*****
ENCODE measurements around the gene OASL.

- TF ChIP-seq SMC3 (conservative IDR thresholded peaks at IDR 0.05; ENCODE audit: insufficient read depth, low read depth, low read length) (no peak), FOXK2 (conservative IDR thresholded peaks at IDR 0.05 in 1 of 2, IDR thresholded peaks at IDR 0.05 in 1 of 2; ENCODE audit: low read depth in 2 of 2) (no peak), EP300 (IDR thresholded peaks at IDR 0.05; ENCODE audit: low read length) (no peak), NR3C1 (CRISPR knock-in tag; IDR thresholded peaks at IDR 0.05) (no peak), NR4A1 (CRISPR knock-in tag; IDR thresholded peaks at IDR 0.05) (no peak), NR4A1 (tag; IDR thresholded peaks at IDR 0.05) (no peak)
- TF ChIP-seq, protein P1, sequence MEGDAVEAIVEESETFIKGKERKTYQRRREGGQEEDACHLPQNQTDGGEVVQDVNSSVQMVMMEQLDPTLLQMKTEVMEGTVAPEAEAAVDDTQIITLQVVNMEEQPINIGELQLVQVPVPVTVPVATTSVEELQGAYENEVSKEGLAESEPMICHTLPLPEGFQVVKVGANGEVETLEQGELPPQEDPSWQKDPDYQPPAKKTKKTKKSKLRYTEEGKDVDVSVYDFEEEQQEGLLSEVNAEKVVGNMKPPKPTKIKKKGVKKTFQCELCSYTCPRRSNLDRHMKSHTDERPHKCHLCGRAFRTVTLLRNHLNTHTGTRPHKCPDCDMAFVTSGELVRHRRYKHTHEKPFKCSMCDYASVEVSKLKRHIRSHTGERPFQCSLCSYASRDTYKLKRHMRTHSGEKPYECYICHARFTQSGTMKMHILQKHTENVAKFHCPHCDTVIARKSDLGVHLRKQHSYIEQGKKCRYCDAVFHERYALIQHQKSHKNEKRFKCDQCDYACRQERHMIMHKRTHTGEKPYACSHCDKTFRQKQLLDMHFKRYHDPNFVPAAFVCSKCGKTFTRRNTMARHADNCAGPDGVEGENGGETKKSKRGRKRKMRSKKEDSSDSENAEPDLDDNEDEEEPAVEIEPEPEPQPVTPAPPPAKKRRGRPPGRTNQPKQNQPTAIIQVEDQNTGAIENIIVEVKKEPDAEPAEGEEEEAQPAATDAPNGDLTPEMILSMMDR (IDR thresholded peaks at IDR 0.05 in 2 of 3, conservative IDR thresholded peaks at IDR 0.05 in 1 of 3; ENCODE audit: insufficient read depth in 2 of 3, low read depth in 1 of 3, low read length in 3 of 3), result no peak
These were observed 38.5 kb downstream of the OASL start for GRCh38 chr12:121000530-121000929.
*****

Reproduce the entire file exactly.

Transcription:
ENCODE measurements around the gene OASL.

- TF ChIP-seq SMC3 (conservative IDR thresholded peaks at IDR 0.05; ENCODE audit: insufficient read depth, low read depth, low read length) (no peak), FOXK2 (conservative IDR thresholded peaks at IDR 0.05 in 1 of 2, IDR thresholded peaks at IDR 0.05 in 1 of 2; ENCODE audit: low read depth in 2 of 2) (no peak), EP300 (IDR thresholded peaks at IDR 0.05; ENCODE audit: low read length) (no peak), NR3C1 (CRISPR knock-in tag; IDR thresholded peaks at IDR 0.05) (no peak), NR4A1 (CRISPR knock-in tag; IDR thresholded peaks at IDR 0.05) (no peak), NR4A1 (tag; IDR thresholded peaks at IDR 0.05) (no peak)
- TF ChIP-seq, protein P1, sequence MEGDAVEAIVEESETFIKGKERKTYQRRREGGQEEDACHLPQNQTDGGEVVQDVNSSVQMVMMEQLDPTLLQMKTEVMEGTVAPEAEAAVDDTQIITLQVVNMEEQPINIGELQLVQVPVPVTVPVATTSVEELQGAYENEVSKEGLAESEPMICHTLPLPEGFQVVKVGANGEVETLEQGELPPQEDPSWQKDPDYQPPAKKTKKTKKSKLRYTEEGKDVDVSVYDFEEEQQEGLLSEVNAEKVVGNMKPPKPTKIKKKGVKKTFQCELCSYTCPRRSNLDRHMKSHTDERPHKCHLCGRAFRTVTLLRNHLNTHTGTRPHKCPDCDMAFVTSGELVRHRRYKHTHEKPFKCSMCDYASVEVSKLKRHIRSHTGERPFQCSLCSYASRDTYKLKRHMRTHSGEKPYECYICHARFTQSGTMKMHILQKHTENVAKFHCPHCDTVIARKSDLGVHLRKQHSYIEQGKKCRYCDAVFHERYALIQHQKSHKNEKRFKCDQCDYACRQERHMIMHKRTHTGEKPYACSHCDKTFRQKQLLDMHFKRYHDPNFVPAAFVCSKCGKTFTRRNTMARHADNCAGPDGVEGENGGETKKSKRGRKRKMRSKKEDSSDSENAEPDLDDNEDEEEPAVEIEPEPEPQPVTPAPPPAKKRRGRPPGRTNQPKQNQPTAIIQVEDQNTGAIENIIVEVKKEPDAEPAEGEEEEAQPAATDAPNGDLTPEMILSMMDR (IDR thresholded peaks at IDR 0.05 in 2 of 3, conservative IDR thresholded peaks at IDR 0.05 in 1 of 3; ENCODE audit: insufficient read depth in 2 of 3, low read depth in 1 of 3, low read length in 3 of 3), result no peak
These were observed 38.5 kb downstream of the OASL start for GRCh38 chr12:121000530-121000929.